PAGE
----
Back in early October, a couple cats from Grand Blanc, Daniel Coffield and John Horwath, decided to go slumming in one of Bay City's seedier neighborhoods.
On October 5, the duo made an offer to purchase the seduced and abandoned (gutted to the studs) building shown in the photo above. Legally known as 909 Sixth Street, its owner Steven Ingersoll had listed the property with Bay City realtor Frank Janca. While the house hit the market in early September at $22,000, Steven Ingersoll later dropped the price to $18,000 before accepting $15,000 for the building from the Grand Blanc boys (who, oddly enough, have never purchased real estate in Bay County).
But here's the rub: on September 30, 2015, US District Judge Thomas L. Ludington issued an order enjoining Steven Ingersoll from disposing of properties without Ludington's permission. So on October 15, Ingersoll's attorney, Jan Geht, submitted a motion requesting that Judge Ludington approve the sale of 909 Sixth Street.
On October 29, government prosecutors filed a motion in opposition to Ingersoll's proposed sale. Pointing out that the “real property at 909 6th Street is ‘owned’ by 909 6th Street LLC, which is, in turn, one of the many entities owned by Steven Ingersoll”, the government revealed Chemical Bank holds a mortgage against 909 6th Street and other properties owned by Ingersoll.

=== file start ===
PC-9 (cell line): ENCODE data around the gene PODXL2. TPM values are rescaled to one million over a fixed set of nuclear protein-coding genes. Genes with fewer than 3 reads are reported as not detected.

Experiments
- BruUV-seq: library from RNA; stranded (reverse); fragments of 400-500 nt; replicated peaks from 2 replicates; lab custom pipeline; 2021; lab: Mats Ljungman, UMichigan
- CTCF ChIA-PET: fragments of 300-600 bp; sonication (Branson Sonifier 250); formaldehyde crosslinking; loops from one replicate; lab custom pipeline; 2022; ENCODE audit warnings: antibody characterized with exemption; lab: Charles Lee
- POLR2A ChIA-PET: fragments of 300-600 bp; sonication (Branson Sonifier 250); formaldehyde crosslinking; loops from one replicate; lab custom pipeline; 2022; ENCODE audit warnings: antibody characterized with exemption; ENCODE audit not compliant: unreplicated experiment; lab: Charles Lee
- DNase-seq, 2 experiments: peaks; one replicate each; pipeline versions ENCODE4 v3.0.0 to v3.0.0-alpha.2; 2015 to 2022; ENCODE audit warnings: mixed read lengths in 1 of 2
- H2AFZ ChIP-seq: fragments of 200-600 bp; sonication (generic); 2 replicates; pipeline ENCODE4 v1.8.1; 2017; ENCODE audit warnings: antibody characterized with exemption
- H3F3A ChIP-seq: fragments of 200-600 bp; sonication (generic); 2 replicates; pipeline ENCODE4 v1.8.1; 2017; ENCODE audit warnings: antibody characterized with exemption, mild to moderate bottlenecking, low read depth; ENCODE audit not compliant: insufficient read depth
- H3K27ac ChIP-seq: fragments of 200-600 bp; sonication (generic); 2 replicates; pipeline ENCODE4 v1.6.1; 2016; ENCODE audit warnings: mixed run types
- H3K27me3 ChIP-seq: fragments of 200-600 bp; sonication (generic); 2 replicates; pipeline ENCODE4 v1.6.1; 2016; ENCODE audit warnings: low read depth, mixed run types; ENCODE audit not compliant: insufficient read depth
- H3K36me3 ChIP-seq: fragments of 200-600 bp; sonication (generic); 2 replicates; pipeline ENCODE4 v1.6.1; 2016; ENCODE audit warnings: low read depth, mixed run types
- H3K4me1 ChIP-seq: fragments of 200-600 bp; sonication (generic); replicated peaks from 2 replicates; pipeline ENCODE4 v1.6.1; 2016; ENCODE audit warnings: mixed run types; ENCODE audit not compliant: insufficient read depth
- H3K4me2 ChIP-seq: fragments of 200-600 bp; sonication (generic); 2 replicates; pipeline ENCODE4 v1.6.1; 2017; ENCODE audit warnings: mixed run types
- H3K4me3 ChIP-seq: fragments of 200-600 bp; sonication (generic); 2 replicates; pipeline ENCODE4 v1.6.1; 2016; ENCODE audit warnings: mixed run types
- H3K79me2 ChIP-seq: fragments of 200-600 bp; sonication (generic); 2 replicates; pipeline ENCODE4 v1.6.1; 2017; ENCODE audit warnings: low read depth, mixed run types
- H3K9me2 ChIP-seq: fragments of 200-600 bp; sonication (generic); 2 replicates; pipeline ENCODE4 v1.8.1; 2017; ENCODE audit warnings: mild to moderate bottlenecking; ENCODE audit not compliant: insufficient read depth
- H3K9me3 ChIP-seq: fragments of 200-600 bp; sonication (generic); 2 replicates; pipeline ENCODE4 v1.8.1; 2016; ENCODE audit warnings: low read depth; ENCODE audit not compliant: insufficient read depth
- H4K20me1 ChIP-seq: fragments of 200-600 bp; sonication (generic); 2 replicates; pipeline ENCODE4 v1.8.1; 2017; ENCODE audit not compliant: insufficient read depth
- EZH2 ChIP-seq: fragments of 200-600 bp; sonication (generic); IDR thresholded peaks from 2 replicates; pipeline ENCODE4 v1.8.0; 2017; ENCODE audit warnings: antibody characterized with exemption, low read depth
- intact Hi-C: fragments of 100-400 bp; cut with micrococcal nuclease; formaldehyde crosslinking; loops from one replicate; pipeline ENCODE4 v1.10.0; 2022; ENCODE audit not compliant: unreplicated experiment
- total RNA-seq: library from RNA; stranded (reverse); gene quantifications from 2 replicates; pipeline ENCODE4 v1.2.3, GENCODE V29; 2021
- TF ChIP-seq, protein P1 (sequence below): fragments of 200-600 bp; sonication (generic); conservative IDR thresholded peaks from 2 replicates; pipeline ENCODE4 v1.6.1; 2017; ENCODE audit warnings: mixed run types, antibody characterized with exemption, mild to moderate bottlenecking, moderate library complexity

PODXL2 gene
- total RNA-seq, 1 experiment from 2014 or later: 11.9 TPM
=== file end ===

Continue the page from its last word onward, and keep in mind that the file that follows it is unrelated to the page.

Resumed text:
In addition, the government asserted “Ingersoll did not provide any information in his motion regarding his intended disposition of the $15,000 sale proceeds. He did not disclose the extent and nature of other potential claimants to the sale proceeds, such as the amount that he intended to pay to the mortgage holder, the commission he owed to the real estate broker, and other obligations such as back taxes assessed against the property. Ingersoll also did not disclose the anticipated amount of the sale proceeds that would remain after those third party claims were satisfied, much less detail what he proposed to do with those sale proceeds.”
Judge Ludington issued an order late this afternoon directing Ingersoll to file a supplemental brief no later than November 25, 2015. In his supplemental brief, Ludington ordered Ingersoll to provide: (1) the date he originally purchased the property and the amount he purchased it for; (2) an explanation for the difference between the proposed sale price and the property’s assessed value for property taxes; and (3) whether, as he appears to suggest, all of the sale proceeds will be paid to the secured mortgage creditor.
The government must then file its response to Ingersoll's brief no later than December 2, 2015.
Ingersoll and his partner in crime, Roy C. Bradley, Sr., are scheduled to be sentenced on December 8 at 8:30am.
Mark that date on your calendar: “National Stick-A-Fork-In-It Day”.
Drop the mic, Drac!